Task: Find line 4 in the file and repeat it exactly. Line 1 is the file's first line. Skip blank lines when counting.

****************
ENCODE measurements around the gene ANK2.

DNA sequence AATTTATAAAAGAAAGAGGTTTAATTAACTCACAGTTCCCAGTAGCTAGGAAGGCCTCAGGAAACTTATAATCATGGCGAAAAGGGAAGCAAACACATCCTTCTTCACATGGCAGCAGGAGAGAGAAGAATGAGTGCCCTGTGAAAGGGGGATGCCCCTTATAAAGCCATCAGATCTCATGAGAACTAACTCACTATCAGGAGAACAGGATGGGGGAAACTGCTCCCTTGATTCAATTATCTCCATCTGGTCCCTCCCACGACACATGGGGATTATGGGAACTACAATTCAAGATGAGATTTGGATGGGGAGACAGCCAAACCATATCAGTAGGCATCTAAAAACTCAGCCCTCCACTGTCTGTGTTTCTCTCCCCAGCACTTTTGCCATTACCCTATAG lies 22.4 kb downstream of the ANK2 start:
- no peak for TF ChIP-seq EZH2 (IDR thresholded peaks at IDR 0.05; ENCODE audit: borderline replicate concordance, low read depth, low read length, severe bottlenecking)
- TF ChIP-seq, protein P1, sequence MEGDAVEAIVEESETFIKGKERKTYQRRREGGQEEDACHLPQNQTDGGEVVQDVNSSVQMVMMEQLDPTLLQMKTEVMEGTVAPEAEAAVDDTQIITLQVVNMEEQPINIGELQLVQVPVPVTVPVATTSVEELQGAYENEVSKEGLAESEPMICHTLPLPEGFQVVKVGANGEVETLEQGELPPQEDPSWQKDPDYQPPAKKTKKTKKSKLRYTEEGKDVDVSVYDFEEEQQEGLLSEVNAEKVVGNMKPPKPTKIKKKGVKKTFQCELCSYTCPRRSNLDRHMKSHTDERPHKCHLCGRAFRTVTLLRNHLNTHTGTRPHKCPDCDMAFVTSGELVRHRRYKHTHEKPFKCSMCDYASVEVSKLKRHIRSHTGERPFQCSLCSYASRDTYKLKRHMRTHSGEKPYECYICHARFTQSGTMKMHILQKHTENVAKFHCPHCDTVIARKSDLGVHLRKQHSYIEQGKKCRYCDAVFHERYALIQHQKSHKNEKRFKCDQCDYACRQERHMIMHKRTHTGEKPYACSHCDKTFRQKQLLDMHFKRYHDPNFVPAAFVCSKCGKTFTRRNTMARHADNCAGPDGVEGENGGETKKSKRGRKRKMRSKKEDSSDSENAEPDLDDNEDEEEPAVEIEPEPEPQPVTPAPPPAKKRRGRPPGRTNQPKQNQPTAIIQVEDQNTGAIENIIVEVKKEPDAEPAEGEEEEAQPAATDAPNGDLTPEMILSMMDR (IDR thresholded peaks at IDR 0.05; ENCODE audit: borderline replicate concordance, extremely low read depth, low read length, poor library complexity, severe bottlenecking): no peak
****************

- TF ChIP-seq, protein P1, sequence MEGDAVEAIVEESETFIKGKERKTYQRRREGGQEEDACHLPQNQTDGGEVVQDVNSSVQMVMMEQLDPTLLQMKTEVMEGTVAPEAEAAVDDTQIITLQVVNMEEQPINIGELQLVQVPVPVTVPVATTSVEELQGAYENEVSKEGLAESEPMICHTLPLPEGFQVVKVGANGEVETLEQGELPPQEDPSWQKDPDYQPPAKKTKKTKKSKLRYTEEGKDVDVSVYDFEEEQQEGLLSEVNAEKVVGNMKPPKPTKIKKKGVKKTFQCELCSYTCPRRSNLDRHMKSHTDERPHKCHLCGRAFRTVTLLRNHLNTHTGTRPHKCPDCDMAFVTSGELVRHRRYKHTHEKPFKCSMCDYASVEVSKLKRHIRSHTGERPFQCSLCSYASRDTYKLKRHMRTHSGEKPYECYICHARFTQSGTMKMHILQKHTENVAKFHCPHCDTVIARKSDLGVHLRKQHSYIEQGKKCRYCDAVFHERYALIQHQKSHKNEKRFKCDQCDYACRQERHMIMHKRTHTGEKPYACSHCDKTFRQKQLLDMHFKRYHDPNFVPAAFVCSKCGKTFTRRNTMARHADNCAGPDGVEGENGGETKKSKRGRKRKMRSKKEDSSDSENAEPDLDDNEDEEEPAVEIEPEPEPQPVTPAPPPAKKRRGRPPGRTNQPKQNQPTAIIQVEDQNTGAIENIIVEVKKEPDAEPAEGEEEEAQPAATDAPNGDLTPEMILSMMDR (IDR thresholded peaks at IDR 0.05; ENCODE audit: borderline replicate concordance, extremely low read depth, low read length, poor library complexity, severe bottlenecking): no peak